EXPOSE 8000

This EXPOSE instruction marks that our final image has a service listening on port 8000. This isn’t required, but it is a good practice, as users and tools can use this to understand what your image does.

CMD flask run --host 0.0.0.0 --port 8000

Finally, CMD instruction sets the command that is run when the user starts a container based on this image. In this case we’ll start the flask development server listening on all addresses on port 8000.

Testing

To test our Dockerfile, we’ll first build it using the docker build command:

$ docker build -t test:latest .
  • -t test:latest option specifies the name (required) and tag (optional) of the image we’re building.
  • . specifies the build context as the current directory. In this example, this is where build expects to find the Dockerfile and the local files the Dockerfile needs to access, in this case your python application.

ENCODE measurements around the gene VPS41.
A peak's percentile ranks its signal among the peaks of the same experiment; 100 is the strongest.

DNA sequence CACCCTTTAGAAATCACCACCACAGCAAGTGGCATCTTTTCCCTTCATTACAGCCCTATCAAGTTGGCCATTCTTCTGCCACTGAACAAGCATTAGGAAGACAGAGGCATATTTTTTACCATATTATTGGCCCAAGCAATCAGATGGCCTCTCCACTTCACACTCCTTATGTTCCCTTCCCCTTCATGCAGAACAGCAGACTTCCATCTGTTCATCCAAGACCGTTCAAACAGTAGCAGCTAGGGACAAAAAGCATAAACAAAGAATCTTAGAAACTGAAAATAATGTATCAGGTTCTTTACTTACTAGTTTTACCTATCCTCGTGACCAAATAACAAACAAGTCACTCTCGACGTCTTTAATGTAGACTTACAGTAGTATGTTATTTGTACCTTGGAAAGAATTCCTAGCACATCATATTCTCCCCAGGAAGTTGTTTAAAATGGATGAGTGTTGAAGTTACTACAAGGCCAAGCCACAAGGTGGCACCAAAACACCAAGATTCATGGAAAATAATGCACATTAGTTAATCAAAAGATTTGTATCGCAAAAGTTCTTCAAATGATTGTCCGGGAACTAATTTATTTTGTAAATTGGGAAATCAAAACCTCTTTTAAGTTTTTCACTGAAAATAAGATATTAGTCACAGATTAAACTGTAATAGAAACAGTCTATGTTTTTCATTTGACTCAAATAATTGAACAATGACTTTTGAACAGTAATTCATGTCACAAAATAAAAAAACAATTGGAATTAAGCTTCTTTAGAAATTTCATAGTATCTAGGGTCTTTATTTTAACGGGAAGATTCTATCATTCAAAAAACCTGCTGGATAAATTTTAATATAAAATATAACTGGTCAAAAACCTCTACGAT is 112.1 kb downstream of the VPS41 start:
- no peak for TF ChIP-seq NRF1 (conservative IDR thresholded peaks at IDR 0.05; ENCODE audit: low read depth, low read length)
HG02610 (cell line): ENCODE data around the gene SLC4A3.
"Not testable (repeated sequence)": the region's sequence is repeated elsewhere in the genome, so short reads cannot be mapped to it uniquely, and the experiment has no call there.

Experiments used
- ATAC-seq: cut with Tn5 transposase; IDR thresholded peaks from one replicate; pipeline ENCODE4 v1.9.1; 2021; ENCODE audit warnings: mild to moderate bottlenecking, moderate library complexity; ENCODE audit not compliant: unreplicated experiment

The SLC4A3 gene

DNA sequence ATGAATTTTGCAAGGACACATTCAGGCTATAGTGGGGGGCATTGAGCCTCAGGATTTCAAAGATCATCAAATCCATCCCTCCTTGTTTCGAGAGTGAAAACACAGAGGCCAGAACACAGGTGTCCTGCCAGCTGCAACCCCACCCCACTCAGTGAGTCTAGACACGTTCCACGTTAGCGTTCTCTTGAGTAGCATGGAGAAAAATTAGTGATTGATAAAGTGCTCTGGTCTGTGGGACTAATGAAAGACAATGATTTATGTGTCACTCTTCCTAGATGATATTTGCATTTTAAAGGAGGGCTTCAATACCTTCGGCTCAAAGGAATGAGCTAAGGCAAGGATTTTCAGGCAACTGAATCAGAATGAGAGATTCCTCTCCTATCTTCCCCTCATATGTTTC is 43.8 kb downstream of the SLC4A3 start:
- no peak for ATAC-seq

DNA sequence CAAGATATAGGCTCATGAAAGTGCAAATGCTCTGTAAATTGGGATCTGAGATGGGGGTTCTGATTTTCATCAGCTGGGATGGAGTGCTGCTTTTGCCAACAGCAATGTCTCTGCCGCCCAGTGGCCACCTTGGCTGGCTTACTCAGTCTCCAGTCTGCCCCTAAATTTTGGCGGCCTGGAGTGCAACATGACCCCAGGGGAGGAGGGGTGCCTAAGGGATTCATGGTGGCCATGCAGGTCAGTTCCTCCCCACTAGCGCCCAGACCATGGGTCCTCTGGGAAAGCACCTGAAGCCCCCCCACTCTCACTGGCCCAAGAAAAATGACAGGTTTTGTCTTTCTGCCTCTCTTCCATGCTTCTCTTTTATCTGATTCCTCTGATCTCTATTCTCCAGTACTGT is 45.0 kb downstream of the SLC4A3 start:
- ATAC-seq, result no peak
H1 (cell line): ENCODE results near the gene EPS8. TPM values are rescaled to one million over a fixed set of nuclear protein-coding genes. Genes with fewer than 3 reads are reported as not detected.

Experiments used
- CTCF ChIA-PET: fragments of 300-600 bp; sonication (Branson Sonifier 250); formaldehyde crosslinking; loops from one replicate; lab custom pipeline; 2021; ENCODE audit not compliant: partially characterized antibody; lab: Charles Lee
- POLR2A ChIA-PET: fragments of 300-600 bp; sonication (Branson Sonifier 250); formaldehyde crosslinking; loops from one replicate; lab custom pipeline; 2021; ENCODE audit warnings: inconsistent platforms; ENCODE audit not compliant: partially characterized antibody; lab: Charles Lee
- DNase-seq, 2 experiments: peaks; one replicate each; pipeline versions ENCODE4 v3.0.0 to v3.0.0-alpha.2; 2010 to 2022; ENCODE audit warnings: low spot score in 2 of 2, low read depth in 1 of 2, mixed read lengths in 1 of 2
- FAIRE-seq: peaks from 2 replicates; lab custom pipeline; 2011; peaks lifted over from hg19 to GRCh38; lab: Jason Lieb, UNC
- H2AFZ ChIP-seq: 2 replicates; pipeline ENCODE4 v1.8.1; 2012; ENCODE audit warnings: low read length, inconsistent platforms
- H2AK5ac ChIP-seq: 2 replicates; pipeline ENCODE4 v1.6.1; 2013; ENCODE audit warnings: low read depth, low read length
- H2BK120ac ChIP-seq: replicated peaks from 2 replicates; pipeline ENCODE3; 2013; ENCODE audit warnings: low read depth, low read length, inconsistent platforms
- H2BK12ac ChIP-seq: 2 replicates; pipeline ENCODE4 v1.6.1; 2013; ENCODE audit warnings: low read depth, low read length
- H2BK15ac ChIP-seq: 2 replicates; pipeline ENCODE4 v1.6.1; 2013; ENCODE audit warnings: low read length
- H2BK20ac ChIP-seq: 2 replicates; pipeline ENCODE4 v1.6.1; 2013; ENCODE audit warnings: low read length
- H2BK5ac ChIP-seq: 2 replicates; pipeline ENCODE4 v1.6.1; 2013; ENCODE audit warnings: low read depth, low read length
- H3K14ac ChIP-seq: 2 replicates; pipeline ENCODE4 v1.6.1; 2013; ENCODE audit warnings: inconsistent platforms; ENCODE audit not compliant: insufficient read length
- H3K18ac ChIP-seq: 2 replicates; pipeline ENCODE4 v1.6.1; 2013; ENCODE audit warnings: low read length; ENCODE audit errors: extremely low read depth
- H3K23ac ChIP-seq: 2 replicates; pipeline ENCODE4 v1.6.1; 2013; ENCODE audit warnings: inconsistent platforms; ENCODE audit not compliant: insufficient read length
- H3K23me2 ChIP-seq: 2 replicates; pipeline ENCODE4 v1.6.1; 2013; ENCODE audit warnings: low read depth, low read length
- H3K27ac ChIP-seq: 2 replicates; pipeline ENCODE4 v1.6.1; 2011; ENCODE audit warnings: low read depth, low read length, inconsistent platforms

So, in accordance with the build command issued and how build context works, your Dockerfile and python app need to be in the same directory.

Now run your newly built image:

$ docker run -p 8000:8000 test:latest

From your computer, open a browser and navigate to http://localhost:8000

Note

You can also build and run using Play with Docker that provides you with a temporary Docker instance in the cloud.

Other resources

If you are interested in examples in other languages, such as Go, check out our language-specific guides in the Guides section.

build, buildx, buildkit, getting started, dockerfile